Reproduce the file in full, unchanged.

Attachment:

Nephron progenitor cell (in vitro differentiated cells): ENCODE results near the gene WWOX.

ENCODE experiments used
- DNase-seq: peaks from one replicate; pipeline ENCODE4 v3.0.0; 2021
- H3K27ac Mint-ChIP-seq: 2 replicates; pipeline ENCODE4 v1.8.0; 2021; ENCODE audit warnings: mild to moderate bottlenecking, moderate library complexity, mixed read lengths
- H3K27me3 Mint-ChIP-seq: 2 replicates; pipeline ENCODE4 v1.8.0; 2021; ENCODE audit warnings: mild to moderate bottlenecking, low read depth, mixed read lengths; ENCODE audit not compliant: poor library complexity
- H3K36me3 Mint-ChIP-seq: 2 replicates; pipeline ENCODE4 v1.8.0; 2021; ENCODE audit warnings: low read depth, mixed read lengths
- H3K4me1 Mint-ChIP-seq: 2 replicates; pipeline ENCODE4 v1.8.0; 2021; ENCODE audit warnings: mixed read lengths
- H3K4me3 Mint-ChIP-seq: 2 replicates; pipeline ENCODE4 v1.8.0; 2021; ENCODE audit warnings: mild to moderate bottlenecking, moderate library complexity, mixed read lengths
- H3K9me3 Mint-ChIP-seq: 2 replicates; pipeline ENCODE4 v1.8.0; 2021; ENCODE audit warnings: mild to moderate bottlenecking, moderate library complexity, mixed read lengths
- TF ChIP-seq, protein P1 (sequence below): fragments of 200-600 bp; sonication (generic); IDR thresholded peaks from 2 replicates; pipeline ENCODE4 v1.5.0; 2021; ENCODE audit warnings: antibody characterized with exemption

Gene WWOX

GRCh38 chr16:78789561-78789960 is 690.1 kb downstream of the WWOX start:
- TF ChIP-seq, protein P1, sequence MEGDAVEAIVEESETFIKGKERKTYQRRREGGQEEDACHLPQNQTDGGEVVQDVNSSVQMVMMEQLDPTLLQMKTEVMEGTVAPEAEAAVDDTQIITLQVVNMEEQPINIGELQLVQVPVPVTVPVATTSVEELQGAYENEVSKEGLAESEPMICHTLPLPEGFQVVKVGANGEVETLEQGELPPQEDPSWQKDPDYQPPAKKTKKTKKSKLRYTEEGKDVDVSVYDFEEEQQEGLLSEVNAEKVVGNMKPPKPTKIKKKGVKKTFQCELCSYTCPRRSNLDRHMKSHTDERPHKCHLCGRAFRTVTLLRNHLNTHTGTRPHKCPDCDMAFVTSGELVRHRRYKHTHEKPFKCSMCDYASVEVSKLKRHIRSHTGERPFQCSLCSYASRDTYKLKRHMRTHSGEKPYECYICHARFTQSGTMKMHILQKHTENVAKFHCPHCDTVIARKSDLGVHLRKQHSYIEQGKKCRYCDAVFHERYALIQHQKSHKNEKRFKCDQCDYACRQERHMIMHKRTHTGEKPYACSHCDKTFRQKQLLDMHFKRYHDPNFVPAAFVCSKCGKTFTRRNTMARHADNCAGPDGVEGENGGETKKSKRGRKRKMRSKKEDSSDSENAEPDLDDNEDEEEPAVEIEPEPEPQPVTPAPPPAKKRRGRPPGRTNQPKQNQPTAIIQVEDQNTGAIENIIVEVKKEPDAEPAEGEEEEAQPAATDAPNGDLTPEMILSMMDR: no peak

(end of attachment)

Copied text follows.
Nephron progenitor cell (in vitro differentiated cells): ENCODE results near the gene WWOX.

ENCODE experiments used
- DNase-seq: peaks from one replicate; pipeline ENCODE4 v3.0.0; 2021
- H3K27ac Mint-ChIP-seq: 2 replicates; pipeline ENCODE4 v1.8.0; 2021; ENCODE audit warnings: mild to moderate bottlenecking, moderate library complexity, mixed read lengths
- H3K27me3 Mint-ChIP-seq: 2 replicates; pipeline ENCODE4 v1.8.0; 2021; ENCODE audit warnings: mild to moderate bottlenecking, low read depth, mixed read lengths; ENCODE audit not compliant: poor library complexity
- H3K36me3 Mint-ChIP-seq: 2 replicates; pipeline ENCODE4 v1.8.0; 2021; ENCODE audit warnings: low read depth, mixed read lengths
- H3K4me1 Mint-ChIP-seq: 2 replicates; pipeline ENCODE4 v1.8.0; 2021; ENCODE audit warnings: mixed read lengths
- H3K4me3 Mint-ChIP-seq: 2 replicates; pipeline ENCODE4 v1.8.0; 2021; ENCODE audit warnings: mild to moderate bottlenecking, moderate library complexity, mixed read lengths
- H3K9me3 Mint-ChIP-seq: 2 replicates; pipeline ENCODE4 v1.8.0; 2021; ENCODE audit warnings: mild to moderate bottlenecking, moderate library complexity, mixed read lengths
- TF ChIP-seq, protein P1 (sequence below): fragments of 200-600 bp; sonication (generic); IDR thresholded peaks from 2 replicates; pipeline ENCODE4 v1.5.0; 2021; ENCODE audit warnings: antibody characterized with exemption

Gene WWOX

GRCh38 chr16:78789561-78789960 is 690.1 kb downstream of the WWOX start:
- TF ChIP-seq, protein P1, sequence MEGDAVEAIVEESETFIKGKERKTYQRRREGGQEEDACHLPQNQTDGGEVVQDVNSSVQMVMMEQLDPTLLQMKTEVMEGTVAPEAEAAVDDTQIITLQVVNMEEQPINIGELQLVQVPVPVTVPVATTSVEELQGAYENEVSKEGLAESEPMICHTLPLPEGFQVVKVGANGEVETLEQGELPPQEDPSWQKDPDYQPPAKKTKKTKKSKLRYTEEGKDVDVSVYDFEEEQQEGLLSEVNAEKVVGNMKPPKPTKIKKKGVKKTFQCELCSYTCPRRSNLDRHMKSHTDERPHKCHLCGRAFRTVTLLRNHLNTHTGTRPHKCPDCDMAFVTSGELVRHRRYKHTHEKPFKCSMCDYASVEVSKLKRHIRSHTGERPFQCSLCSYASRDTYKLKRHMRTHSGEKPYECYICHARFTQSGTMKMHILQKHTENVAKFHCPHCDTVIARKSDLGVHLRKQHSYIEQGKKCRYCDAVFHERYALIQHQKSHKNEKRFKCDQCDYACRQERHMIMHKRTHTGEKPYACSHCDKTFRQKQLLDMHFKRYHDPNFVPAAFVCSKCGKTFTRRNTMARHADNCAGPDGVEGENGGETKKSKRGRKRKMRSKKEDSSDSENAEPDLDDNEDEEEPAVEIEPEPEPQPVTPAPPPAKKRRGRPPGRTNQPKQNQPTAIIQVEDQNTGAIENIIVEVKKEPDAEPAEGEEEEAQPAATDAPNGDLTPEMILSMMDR: no peak